User:Tyler Wynkoop/Notebook/Junior Lab/SOL

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Speed of Light


  • Tektronix TDS 1002 Oscilloscope
  • Time to Amplitude Converter (TAC)
  • PMT
  • LED


In this lab, the goal is to measure the speed of light, simply enough, but this is not a simple experiment. As the most fundamental constant in physics, as well as the fastest, It is extremely difficult to measure. Since it is not possible to measure a phenomenon that occurs faster than measuring devices can send and receive signals using conventional means, we needed to use time delays and round-about methods to achieve our goal.

Set Up and Procedure

The lab consists of a long tube, ours was cardboard, 3 or so meters long. At one end of this tube is a photo-multiplier tub (PMT) with a polarizer in front. On the other end is a green LED on the end of a movable rod, also with a polarizer. The LED is powered by a pulsating DC power source, which pulses at around 10 kHz at 150-200V. Both the LED and the PMT are linked to a time-to-amplitude converter (TAC), which is, in turn, linked to an oscilloscope for analysis.

When the LED flashes at one end of the cardboard tube, it sends a signal to the TAC. When the PMT receives the light from the LED, it sends a signal to the TAC as well. The difference in time is then converted to voltage in the TAC, and sent to the oscilloscope, where it can be recorded. The difficulty is that the light in the cardboard tube, travels faster than the signal down the BNC cable to the TAC. The TAC has a time delay to compensate for this when it receives the signal from the PMT. Ours was set to 12 ns.

In order to measure the speed of light, the length between the LED and the PMT is carefully measured, and the time difference between the LED signal and the (time delayed) PMT signal is recorded. The distance is then carefully adjusted, in our case by 20 cm on the first day and 10 cm on the second day. There is one complication that needs addressed. When the distance between the PMT and the LED is decreased, the intensity of the light increases. By a phenomenon called "Time Walking," this results in a change in the amplitude of the voltage pulse, yielding erroneous data. To correct for this, the intensity of the light is also displayed directly on the oscilloscope. The PMT polarizer is rotated so that the intensity of the light pulse of a new measurement matches the intensity of previous measurements. In our case, since the polarizer was fixed directly on the PMT, I simply rotated the entire PMT in the cardboard tube. In the data collected, 1V = 1ns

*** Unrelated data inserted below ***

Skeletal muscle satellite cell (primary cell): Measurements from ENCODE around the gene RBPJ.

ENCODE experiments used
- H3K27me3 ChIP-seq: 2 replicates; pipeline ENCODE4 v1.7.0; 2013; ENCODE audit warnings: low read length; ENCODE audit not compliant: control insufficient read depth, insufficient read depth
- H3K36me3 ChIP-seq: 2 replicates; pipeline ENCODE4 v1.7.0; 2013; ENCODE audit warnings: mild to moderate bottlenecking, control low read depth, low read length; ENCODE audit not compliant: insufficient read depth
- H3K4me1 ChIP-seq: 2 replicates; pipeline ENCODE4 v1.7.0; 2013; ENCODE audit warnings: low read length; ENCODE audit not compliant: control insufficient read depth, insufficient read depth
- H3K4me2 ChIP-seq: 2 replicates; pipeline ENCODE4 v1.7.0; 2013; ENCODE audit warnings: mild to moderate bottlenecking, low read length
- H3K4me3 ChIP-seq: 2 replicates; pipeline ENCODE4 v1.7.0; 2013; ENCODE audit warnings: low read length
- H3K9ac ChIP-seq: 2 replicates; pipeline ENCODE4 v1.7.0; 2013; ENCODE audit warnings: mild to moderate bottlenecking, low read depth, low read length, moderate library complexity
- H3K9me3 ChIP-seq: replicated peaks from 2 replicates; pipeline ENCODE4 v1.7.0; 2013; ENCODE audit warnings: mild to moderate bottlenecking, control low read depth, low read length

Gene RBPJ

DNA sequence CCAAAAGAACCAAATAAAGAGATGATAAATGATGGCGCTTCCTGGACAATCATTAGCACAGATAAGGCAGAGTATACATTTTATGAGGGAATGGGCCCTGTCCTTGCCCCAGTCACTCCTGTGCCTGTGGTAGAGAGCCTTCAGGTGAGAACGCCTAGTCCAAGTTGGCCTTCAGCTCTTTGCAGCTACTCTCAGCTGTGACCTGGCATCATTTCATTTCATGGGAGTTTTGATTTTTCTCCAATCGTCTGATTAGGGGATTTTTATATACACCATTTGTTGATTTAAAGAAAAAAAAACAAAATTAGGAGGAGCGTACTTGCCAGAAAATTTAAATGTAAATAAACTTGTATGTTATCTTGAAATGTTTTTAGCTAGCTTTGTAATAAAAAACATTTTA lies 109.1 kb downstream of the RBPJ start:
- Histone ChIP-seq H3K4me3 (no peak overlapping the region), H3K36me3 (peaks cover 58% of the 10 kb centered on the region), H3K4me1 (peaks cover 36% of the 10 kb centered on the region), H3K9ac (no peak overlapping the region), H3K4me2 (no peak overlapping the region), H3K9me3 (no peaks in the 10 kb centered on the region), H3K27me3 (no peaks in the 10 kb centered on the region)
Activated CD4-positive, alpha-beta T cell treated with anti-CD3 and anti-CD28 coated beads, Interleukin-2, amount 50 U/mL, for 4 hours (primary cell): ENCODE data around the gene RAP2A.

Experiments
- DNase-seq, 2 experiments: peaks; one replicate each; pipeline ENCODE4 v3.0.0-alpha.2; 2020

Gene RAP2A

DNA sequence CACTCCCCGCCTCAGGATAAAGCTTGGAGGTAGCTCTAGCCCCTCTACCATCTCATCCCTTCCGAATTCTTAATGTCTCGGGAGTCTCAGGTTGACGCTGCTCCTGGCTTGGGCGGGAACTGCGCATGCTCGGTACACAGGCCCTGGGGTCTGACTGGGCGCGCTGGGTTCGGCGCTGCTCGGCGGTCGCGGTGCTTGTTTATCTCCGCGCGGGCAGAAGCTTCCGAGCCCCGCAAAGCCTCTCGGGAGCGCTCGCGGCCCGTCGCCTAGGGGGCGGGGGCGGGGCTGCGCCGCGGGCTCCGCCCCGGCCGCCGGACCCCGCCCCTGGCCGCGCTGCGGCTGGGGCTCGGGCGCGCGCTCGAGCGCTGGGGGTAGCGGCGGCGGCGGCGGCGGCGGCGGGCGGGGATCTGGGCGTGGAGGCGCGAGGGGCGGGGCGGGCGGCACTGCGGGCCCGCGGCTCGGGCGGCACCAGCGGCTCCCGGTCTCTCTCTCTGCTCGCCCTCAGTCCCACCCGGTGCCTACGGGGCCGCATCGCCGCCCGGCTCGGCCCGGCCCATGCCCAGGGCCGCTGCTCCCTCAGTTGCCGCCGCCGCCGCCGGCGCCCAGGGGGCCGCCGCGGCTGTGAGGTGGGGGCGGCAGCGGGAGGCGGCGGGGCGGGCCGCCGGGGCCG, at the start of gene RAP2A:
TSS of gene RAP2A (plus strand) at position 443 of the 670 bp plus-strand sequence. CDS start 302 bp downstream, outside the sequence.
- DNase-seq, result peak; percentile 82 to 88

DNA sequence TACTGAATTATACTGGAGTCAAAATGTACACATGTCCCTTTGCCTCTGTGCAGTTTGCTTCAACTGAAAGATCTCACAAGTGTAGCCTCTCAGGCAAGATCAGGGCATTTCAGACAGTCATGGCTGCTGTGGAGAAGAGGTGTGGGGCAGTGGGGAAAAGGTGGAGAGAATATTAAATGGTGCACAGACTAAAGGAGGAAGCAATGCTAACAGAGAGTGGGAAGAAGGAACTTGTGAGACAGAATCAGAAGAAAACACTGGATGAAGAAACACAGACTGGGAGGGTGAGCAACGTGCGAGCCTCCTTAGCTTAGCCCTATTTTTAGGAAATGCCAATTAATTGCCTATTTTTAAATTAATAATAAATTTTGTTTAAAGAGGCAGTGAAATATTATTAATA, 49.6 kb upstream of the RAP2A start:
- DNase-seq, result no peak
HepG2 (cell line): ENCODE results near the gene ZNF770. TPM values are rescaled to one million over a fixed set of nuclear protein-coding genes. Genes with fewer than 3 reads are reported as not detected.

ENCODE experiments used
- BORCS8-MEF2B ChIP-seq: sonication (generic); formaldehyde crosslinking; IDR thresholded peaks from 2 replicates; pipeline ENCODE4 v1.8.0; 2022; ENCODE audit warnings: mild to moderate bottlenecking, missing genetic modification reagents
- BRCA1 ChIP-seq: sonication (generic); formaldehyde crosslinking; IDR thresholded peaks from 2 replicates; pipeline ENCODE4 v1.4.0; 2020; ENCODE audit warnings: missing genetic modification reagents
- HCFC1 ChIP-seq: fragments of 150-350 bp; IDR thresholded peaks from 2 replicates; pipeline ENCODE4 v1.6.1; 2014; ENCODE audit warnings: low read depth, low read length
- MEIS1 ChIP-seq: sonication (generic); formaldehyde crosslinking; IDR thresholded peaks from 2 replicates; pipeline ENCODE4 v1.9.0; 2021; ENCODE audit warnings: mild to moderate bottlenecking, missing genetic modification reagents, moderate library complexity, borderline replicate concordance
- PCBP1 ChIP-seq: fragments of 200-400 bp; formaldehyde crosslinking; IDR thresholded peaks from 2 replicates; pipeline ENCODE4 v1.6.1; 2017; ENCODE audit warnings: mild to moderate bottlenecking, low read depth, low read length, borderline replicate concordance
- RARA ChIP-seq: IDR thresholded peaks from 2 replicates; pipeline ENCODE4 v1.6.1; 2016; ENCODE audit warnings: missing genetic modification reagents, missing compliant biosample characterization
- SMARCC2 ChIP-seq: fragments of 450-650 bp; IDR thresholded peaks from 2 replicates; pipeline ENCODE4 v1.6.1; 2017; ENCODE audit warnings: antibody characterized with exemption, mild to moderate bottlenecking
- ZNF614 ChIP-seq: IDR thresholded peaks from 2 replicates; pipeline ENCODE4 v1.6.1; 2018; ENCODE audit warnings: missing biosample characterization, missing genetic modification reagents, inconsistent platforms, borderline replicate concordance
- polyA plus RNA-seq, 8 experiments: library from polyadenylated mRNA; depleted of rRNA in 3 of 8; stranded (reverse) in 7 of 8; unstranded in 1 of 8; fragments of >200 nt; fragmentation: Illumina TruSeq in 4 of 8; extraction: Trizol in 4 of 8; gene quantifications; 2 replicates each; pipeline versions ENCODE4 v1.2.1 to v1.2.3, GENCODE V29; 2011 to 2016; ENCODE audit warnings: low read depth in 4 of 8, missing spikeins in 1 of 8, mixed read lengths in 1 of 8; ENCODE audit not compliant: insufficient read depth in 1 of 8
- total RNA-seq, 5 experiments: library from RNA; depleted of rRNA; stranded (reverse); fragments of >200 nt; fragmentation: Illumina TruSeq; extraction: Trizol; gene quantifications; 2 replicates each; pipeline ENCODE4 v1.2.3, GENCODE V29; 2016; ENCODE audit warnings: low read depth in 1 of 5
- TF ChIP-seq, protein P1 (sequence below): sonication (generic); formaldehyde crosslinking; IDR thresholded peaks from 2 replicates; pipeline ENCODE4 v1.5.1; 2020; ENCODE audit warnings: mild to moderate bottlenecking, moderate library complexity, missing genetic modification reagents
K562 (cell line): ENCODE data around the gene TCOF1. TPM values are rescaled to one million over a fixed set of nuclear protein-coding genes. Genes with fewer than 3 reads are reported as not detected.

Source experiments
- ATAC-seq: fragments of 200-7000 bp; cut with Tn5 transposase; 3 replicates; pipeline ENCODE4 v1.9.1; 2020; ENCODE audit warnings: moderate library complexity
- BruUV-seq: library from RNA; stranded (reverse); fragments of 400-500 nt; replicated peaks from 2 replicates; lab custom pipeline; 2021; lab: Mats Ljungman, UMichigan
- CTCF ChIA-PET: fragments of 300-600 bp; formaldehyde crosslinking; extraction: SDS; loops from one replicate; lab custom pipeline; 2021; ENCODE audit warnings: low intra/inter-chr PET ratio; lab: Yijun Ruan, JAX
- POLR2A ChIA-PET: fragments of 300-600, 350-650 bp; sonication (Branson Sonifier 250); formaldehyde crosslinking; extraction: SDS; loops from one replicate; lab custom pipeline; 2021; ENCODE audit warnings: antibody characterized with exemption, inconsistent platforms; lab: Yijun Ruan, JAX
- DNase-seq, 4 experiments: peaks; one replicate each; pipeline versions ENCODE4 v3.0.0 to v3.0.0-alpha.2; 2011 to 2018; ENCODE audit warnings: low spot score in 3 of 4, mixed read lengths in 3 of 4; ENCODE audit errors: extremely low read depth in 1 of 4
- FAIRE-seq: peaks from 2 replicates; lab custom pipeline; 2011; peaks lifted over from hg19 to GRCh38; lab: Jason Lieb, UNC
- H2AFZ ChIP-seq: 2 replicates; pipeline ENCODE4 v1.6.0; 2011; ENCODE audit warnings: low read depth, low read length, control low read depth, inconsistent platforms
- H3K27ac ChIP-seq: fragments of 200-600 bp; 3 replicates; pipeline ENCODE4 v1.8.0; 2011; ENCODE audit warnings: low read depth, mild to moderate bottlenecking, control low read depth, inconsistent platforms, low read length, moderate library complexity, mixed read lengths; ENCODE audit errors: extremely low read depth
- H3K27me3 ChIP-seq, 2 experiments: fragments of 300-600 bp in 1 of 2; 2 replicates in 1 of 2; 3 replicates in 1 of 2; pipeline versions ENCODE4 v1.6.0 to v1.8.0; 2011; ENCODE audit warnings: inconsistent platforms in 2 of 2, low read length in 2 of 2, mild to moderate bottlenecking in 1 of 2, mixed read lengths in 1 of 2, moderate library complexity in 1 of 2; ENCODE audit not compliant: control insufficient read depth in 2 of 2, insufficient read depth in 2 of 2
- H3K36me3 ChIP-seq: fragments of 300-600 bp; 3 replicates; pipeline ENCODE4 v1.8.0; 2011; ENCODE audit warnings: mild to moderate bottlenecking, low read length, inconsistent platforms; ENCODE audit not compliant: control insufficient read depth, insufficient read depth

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Results I used matlab to analyze the data as follows, where L is in meters:

function SOL(L, V)

T = V.*(10^(-9));

c = L./T

c_av = (sum(c)./length(c)) int=(c-c_av).^2; StDev=(sum(int)./(length(int))).^(1/2)

c_acc= 299792458; Error = 100-(c_av/c_acc*100) StDevError = StDev/c_acc*100


c =

1.0e+008 *
  0.4630  0.5288  0.5882  0.6500  0.7143  0.7813  0.8511  0.9239  0.9783  1.0556  1.1364  1.2209  1.3095

This gave us an average value of .86x10^8 ± .26x10^8, and an error of 71.3±8.7%. While this appears to be a significant error, the order of magnitude was correct. There is also enormous systematic error in this lab. The polarizer cannot be adjusted precisely, nor can the distance of between the two end points. Beyond this, the PMT is very easy to influence with outside light, and it is very difficult to keep the intensity the same as the distance changes. Finally, the voltage reading was very volatile, each voltage recorded varied as much as ±.75 volts at any given instant leading to very inaccurate data. I would like to note that the longer the distance between the PMT and the LED, the more accurate the readings became.